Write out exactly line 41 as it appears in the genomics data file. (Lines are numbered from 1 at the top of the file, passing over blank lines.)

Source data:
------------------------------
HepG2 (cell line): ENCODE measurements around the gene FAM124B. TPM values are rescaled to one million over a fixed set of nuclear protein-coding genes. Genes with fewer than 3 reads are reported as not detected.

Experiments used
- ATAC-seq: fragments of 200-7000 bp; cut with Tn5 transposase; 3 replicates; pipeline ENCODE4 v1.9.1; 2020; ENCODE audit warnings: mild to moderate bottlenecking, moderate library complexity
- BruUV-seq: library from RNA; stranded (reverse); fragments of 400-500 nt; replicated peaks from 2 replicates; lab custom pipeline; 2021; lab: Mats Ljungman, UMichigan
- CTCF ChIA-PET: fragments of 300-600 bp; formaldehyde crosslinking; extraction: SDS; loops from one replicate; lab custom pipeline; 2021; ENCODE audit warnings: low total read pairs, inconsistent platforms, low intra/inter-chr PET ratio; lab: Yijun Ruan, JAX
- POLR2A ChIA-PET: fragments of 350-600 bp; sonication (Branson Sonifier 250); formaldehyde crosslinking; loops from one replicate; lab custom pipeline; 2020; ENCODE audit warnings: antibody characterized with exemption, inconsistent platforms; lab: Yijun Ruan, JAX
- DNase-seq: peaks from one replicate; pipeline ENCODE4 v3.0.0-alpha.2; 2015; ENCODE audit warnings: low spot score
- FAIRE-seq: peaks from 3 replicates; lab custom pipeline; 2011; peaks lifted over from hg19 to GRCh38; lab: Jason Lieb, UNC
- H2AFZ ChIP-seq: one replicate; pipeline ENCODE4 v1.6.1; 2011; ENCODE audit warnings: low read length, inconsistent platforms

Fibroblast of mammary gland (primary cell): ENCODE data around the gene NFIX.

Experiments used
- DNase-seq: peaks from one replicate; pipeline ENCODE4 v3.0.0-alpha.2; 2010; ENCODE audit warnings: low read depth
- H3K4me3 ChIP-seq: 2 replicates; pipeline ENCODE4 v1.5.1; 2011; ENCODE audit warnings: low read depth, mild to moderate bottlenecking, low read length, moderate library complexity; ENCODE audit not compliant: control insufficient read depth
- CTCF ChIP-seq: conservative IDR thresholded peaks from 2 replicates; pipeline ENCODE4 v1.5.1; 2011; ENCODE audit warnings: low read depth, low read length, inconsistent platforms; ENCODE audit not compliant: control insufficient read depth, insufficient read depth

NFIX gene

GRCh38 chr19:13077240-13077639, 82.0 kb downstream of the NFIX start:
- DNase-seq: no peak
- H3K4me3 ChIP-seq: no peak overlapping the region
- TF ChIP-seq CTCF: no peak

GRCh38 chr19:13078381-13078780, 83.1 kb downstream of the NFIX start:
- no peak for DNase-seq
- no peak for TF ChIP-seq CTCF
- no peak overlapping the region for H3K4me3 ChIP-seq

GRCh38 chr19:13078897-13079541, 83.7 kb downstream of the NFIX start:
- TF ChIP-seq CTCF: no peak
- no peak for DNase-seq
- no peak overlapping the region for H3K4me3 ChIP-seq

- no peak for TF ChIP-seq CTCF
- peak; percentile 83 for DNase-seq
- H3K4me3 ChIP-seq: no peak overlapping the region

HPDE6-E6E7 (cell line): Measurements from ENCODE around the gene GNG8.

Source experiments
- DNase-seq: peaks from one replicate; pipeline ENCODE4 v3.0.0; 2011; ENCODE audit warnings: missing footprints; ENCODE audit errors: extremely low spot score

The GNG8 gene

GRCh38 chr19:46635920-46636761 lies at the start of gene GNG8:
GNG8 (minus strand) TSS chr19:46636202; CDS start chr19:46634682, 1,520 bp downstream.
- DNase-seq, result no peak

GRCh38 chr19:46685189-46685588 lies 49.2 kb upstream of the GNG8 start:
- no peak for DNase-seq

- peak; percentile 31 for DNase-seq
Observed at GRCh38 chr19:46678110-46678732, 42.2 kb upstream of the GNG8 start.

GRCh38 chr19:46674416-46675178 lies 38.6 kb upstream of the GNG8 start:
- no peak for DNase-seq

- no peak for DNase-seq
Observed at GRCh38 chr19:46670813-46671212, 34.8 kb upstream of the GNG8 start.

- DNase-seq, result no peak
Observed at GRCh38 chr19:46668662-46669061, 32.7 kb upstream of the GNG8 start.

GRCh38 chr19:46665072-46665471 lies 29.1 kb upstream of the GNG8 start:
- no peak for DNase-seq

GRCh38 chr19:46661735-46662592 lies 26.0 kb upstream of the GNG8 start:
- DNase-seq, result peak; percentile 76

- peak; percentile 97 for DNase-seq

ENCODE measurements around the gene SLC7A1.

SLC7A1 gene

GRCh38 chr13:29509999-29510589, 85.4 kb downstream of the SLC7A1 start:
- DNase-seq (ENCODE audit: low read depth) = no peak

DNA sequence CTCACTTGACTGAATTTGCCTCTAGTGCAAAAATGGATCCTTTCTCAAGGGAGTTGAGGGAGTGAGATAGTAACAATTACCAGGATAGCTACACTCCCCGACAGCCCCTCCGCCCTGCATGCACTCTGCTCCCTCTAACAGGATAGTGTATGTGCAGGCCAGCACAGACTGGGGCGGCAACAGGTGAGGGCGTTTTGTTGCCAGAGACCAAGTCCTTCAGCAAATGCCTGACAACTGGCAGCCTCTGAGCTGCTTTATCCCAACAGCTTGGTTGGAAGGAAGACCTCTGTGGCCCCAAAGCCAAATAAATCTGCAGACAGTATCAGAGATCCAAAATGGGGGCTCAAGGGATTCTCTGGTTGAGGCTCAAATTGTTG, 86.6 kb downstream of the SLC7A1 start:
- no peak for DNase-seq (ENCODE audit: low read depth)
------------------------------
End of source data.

Observed at GRCh38 chr19:46678110-46678732, 42.2 kb upstream of the GNG8 start.